5 Things I Wish I Would Have Learned In College

5 Things I Wish I Would Have Learned In College

I remember the day I graduated from college clearly (even after a few celebratory drinks). 

I was ready to take on the world. 

I had a beautiful pair of rose colored glasses and a fabulous job on my side.

My parents gave me my graduation gift followed by, “Congratulations, you are cut off.” 

This moment didn’t even phase me because I had always worked. I had been working full-time my senior year for the company I would take my “big girl” job with and I was ready to work hard! Not to mention I had been babysitting since I was 12; I got this! 

As I entered into my day job, I dove hard at first, and for 5 years I worked for the same company. 

And then it hit me! That moment that most people have the day they graduate, I started thinking, “What am I doing with my life?” 

I equated it to marrying the first guy I ever went on date with. I thought I would stay there forever. I never had any intention of leaving, but deep in my soul, something was missing. I didn’t know what, but I knew I had to go out and meet more prospects because I knew something was off. 

So I jumped, I took a job that deep in my gut I knew was wrong, but I thought it was the only way out. 

I left that job after 4 months, took my savings, moved halfway across the country for a man, and had a series of epic fails. 

This is where I realized, no one, no class, no professor prepared me for this. This moment of being lost, this moment of not knowing what was next. 

Where was my class teaching me that I didn’t have to settle for a job I hated? 

Or a class teaching me how to deal with rejection after rejection as I walked the streets of Chicago handing my resume to anyone that would listen.

Where was the job teaching me how to find a job that I was so passionate about? 

Where was the class teaching me about my “gut” feeling? 

Believe me, I am a huge believer in education, so don’t take this as an article on why not to go to school. My desire is to reach someone just graduating, someone who may be experiencing their quarter-life crisis, and shine some light on some lessons I wish I would have known at that lost moment. 

1. First and foremost you must find your “why.” What the heck is that? Your why is your passion, what makes you get out of bed in the morning, things that you could talk about for hours and hours and want to share with the world. When I first heard about this “why” I thought, “How the heck do I find it?” And here is how I did: I explored, I tried fun adventures, tried new activities, I paid attention to what got me excited. I asked. I asked my friends and my family, “What are the top things you go to me for? What do you think I am best in the world at?” And from that, I found my passion for coaching, connecting and community. 

2. Trust your gut. I used to hear this phrase and wonder, what the heck is my gut? I mean I know it is a part of my body, but how do I “listen to my gut.” Your gut is that subtle voice, the one that pops up before the crazy comes. My “gut” was that voice that just told me when I left my first job, “You are leaving for a job that isn’t right.” I wish I would have known how to hear my “gut” back then.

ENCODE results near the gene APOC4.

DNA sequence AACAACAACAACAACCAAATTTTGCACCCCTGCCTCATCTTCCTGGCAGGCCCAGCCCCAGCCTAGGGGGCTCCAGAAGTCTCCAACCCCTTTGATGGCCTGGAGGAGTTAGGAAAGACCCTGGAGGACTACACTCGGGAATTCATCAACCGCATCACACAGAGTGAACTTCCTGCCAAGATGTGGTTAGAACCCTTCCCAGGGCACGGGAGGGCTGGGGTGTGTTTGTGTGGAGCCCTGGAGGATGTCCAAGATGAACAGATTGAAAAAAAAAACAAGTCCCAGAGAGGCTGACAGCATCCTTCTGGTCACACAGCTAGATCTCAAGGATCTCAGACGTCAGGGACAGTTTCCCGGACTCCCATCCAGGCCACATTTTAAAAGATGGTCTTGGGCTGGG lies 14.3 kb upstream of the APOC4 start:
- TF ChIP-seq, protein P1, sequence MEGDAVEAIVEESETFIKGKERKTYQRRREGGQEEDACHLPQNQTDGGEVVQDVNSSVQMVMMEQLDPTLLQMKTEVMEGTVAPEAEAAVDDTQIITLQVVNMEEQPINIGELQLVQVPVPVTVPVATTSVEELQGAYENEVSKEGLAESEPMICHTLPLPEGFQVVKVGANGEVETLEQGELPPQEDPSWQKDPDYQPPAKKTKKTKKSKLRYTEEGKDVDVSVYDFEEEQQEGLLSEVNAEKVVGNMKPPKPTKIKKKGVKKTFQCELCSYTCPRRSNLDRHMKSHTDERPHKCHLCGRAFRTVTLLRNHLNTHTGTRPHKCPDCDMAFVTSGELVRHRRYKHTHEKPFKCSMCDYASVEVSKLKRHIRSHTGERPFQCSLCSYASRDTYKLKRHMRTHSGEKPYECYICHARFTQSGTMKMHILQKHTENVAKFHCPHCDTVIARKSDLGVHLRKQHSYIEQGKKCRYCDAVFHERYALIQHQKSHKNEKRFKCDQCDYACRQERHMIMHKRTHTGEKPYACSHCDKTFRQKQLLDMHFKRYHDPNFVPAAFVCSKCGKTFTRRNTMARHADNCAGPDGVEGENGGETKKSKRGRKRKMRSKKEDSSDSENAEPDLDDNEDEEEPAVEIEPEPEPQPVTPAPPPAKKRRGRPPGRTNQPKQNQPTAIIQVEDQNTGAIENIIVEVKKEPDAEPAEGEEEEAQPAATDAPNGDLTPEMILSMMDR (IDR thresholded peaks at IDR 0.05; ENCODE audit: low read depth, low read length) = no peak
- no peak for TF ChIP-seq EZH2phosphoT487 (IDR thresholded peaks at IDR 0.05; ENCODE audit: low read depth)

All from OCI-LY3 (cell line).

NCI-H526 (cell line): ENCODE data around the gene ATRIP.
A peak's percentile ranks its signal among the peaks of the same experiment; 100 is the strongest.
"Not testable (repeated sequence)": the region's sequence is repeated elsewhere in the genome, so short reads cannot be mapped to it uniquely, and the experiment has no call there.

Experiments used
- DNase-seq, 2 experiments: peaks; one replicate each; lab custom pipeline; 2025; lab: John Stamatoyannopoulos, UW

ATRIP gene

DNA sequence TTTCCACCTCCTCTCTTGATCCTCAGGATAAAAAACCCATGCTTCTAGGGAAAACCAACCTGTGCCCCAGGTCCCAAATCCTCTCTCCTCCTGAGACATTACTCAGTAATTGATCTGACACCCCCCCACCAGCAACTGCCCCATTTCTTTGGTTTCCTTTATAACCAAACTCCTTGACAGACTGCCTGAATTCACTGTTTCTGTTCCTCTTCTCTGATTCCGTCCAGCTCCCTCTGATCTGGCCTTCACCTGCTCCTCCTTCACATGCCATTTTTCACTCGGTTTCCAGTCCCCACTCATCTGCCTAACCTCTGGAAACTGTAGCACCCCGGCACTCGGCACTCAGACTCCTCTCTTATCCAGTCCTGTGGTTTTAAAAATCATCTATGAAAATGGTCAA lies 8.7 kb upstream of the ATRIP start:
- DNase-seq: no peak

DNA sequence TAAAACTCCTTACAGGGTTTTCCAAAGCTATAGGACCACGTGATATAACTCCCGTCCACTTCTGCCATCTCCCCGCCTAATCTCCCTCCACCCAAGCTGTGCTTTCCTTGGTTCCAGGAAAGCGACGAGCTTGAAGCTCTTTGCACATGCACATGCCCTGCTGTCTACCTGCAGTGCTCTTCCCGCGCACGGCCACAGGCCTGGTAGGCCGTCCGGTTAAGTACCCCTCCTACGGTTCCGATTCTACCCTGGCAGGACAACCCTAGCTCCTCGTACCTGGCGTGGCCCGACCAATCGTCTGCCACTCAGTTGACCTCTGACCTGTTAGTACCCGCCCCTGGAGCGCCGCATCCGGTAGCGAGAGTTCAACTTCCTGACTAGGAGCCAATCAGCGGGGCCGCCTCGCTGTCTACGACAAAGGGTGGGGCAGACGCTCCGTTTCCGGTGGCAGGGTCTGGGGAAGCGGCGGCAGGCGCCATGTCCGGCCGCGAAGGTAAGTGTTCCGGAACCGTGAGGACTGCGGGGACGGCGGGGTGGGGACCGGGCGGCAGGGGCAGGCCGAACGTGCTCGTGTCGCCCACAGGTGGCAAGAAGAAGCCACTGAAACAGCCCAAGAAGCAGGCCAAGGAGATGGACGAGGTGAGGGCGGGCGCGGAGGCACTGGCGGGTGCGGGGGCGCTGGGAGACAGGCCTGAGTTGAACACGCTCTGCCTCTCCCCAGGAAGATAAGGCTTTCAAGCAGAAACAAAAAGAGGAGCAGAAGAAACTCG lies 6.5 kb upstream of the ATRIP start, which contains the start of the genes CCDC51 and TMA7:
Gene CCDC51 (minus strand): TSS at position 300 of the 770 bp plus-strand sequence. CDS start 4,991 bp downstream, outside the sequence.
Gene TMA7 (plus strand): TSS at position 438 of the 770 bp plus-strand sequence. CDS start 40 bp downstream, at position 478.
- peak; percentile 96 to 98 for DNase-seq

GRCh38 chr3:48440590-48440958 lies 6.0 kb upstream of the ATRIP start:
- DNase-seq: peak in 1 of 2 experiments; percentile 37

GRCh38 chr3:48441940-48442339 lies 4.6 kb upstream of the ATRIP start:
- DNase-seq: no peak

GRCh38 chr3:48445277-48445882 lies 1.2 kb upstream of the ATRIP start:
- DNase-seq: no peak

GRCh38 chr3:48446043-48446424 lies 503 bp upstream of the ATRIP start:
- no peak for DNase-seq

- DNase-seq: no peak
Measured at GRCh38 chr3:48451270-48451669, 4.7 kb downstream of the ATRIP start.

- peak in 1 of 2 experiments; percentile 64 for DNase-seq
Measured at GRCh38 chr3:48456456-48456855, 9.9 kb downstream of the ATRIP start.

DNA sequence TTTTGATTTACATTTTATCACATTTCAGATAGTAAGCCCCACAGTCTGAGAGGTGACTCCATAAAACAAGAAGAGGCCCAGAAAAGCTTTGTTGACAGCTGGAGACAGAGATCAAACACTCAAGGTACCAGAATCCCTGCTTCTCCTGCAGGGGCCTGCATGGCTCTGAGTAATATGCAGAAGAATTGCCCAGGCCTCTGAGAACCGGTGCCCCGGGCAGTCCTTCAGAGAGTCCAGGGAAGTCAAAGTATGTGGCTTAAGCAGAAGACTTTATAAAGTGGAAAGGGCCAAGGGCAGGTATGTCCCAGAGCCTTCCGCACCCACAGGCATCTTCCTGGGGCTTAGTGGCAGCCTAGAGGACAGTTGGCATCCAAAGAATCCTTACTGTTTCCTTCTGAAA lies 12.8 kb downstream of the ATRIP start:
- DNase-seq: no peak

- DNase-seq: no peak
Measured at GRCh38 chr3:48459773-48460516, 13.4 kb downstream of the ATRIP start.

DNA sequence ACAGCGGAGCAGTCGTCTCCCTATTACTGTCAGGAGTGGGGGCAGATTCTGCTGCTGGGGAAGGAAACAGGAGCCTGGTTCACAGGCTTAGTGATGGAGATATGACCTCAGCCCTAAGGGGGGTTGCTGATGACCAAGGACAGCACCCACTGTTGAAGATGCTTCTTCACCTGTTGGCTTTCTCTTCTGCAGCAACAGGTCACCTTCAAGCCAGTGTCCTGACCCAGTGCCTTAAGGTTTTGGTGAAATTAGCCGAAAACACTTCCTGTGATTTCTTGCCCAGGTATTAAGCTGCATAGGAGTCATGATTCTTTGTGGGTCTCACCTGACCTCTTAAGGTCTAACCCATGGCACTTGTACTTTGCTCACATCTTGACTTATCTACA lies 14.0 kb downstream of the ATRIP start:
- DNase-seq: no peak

3. If you keep getting the same disappointing answers, it’s time to look within. I continued to go on a series of interviews in Chicago when I moved back to California and years after. I was searching for something more. I would continue to find myself in Marketing Director roles and 2 years later I was unhappy! It took me a long time to look within. And the reality is, I was raised that we were lucky to have a job, so I was willing to take anything. Any job was better than no job. And because I was so lost I was settling for jobs that were below my experience. I was interviewing for jobs that I would absolutely hate! But I was willing to settle just so I could have that steadiness. It wasn’t until I explored and looked within that I found the answer, I found my passion and I stopped trying to fit myself in the wrong positions. 

4. Don’t quit your day job without a plan. Ok this one may be controversial. The first time I quit my day job without a plan, I had $10,000 in savings and moved cross country. Do you know how quickly $10,000 of savings can go? The reality is, if I were to do it all over, I would have waited, made sure I secured a new job and then took the leap. Here is why, we hear a lot about “follow your passion, quit your job and start a business.” I am 2 years into a very successful business and I can tell you, it takes hard work, time and investment. A business is just like a human being, you have to feed it and nourish it! So first make sure that you feel very secure in your plan because if you are scrapping for money and feeling stressed about it, this will affect the results of your business. 

5. Anything is possible. Here is the deal, once you find your passion and your why, it’s time to decide what direction you want to go in. As long as you are passionate about the idea, the concept or the job, anything is possible! What is key is making sure that this is an idea that lights you up so that you can go out there and sell it! 

So today, in a world of choices, remember these 5 tips. I promise you, from someone who has had many jobs, many careers, and now owns a successful business, you will come out the other side, you will be stronger, you will find a job that you absolutely love, as long as you take some time, look within, explore and find (and follow) that passion.

Holiday Gift guide: BOYFRIEND for all budgets!

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